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Some Historical Aspects of Josiah's Reform (Iv): The Man and the Monument

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Chapter Summary

History does know of a Judahite prophet, who disclaimed to be called such, who visited Bethel and there made oracular pronouncement against its sanctuary and priesthood in the reign of a king named 'jeroboam'. The similarities between what is known about Amos of Tekoa from the book bearing his name and what is reported about the anonymous Judahite man-of-god in 1 Kings 13 are striking. The Amos tradition knows of an earthquake which seriously damaged the Bethel sanctuary. Amos 9: Ia, which undoubtedly derives directly from Amos himself, envisions Yahweh "standing upon the altar" directing the "shattering" and "shaking" of structural components of the sanctuary (cf. 7: 13b) in what seems certainly to be earthquake imagery. The vitality of the Amos tradition may be further demonstrated by Zech. If 2 Kgs. 23:18b is to be believed, the tomb of the man-of-God also contained the remains of a prophet.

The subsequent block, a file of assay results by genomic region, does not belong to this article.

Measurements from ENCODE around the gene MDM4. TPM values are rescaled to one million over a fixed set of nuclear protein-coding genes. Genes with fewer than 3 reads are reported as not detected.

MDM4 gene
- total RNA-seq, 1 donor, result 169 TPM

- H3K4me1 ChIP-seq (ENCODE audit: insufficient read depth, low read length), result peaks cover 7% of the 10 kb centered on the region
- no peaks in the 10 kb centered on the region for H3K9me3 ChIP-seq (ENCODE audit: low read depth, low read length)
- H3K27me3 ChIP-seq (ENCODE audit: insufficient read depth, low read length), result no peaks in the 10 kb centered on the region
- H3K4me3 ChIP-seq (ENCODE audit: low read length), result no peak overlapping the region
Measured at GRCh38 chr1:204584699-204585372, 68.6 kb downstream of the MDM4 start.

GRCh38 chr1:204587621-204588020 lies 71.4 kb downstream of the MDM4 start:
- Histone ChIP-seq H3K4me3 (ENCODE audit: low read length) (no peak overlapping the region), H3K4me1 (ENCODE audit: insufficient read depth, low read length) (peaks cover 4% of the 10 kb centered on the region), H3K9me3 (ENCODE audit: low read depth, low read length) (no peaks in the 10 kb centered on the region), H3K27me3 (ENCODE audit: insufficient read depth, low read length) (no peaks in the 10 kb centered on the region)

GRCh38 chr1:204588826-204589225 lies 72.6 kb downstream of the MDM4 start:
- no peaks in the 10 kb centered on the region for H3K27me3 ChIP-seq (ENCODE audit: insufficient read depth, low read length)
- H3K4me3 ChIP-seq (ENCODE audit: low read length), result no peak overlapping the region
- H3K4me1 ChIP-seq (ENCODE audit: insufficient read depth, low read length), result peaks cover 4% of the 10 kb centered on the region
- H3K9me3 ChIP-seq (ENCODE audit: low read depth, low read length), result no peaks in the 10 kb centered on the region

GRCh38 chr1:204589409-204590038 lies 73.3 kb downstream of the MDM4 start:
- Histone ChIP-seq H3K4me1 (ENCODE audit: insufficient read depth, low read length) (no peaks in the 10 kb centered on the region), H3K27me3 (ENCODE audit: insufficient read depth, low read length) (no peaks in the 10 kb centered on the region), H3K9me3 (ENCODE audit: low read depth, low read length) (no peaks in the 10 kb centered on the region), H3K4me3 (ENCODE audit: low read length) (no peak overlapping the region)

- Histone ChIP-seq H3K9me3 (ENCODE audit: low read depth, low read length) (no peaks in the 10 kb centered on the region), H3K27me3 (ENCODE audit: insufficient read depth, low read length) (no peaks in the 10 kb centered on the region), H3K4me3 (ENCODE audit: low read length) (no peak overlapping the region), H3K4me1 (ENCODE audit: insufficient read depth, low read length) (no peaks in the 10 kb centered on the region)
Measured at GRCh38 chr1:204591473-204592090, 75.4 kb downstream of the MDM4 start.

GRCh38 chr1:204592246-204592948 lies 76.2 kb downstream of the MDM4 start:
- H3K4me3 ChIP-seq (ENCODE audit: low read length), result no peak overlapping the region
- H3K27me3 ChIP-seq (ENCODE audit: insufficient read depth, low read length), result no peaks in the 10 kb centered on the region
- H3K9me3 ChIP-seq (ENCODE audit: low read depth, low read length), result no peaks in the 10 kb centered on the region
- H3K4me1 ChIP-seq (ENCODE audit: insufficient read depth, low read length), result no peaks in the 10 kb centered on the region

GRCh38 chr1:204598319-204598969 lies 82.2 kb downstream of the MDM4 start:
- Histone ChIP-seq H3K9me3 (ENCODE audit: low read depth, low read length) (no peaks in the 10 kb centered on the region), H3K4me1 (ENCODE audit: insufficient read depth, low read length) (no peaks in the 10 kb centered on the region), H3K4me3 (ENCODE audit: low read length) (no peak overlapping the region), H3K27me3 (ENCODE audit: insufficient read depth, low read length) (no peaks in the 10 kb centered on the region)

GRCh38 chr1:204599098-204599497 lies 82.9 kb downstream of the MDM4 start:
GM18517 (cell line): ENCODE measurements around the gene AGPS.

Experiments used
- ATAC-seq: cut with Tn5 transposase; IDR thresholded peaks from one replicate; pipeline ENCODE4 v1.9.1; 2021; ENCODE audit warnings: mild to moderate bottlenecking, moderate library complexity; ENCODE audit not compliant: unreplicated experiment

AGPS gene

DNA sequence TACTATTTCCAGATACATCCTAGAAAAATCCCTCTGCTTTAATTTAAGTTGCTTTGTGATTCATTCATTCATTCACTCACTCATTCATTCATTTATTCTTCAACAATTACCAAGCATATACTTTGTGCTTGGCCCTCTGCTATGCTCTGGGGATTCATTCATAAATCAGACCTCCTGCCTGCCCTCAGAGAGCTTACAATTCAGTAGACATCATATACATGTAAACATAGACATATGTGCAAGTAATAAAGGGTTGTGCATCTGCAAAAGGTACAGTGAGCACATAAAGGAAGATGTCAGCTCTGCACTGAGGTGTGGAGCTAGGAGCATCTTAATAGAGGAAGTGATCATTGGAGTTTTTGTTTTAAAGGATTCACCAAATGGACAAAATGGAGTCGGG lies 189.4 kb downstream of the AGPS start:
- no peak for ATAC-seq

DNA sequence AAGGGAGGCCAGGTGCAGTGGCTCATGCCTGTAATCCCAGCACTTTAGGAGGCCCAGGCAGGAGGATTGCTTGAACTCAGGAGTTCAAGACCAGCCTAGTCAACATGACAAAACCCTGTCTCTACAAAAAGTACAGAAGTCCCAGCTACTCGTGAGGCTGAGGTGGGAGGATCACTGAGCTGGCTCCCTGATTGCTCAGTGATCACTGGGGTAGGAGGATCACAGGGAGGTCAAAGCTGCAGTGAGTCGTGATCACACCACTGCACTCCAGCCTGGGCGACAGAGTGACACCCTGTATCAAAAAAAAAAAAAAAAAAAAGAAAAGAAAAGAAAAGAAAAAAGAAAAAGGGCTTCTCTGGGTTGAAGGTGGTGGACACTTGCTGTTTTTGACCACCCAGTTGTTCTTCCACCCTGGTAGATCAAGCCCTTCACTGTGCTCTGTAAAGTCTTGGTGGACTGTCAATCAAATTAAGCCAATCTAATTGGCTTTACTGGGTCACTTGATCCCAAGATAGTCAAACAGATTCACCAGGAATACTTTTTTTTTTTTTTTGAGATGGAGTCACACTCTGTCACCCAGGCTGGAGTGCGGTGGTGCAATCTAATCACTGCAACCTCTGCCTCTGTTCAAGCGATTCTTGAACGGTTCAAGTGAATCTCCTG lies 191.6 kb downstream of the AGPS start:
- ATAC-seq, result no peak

Keywords: Amos tradition; Bethel; Josiah; Judahite prophet; man-of-God



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